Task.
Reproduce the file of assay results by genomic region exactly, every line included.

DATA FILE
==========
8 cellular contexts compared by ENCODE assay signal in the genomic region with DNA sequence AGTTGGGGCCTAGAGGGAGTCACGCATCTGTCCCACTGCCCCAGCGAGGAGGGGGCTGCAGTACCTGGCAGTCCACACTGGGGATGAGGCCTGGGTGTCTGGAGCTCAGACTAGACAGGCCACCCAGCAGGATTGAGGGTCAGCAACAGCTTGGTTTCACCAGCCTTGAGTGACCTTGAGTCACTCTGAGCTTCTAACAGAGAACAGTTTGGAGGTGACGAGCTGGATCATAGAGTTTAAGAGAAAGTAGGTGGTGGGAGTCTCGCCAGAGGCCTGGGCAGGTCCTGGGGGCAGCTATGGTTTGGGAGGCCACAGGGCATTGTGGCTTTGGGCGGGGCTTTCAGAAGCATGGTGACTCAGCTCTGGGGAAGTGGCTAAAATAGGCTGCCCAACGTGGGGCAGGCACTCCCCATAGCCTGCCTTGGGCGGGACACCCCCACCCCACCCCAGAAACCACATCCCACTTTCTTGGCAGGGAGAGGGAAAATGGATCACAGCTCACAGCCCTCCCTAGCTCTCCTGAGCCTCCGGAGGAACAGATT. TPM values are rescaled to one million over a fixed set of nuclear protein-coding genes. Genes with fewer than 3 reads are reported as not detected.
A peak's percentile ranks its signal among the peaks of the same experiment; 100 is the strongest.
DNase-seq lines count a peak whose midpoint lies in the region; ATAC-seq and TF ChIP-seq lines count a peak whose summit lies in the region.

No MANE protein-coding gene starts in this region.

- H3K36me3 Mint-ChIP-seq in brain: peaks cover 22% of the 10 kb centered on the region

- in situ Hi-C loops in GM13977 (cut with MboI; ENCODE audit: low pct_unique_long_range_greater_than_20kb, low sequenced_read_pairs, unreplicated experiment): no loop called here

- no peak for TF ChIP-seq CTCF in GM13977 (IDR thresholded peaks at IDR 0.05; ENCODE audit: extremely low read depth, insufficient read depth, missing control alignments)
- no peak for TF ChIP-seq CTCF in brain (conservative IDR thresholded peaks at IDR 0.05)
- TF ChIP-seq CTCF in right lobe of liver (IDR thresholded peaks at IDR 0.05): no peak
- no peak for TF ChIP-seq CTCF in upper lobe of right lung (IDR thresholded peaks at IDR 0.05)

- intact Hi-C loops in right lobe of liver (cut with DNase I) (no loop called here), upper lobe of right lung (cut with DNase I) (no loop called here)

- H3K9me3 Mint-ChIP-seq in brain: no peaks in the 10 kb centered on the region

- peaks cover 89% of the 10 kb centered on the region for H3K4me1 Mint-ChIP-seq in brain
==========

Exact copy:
8 cellular contexts compared by ENCODE assay signal in the genomic region with DNA sequence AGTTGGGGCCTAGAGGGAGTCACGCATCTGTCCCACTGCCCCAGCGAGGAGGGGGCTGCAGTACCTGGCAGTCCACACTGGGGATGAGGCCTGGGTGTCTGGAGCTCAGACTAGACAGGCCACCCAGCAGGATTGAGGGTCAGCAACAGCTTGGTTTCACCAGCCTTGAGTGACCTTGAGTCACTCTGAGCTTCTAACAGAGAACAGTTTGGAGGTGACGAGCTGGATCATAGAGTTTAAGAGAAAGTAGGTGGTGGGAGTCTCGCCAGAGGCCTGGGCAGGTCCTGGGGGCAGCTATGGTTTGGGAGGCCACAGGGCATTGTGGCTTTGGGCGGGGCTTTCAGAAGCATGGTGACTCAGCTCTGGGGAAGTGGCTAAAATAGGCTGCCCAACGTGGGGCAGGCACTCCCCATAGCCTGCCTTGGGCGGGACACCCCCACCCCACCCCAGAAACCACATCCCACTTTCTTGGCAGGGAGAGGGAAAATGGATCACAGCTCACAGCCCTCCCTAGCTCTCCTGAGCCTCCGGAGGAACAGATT. TPM values are rescaled to one million over a fixed set of nuclear protein-coding genes. Genes with fewer than 3 reads are reported as not detected.
A peak's percentile ranks its signal among the peaks of the same experiment; 100 is the strongest.
DNase-seq lines count a peak whose midpoint lies in the region; ATAC-seq and TF ChIP-seq lines count a peak whose summit lies in the region.

No MANE protein-coding gene starts in this region.

- H3K36me3 Mint-ChIP-seq in brain: peaks cover 22% of the 10 kb centered on the region

- in situ Hi-C loops in GM13977 (cut with MboI; ENCODE audit: low pct_unique_long_range_greater_than_20kb, low sequenced_read_pairs, unreplicated experiment): no loop called here

- no peak for TF ChIP-seq CTCF in GM13977 (IDR thresholded peaks at IDR 0.05; ENCODE audit: extremely low read depth, insufficient read depth, missing control alignments)
- no peak for TF ChIP-seq CTCF in brain (conservative IDR thresholded peaks at IDR 0.05)
- TF ChIP-seq CTCF in right lobe of liver (IDR thresholded peaks at IDR 0.05): no peak
- no peak for TF ChIP-seq CTCF in upper lobe of right lung (IDR thresholded peaks at IDR 0.05)

- intact Hi-C loops in right lobe of liver (cut with DNase I) (no loop called here), upper lobe of right lung (cut with DNase I) (no loop called here)

- H3K9me3 Mint-ChIP-seq in brain: no peaks in the 10 kb centered on the region

- peaks cover 89% of the 10 kb centered on the region for H3K4me1 Mint-ChIP-seq in brain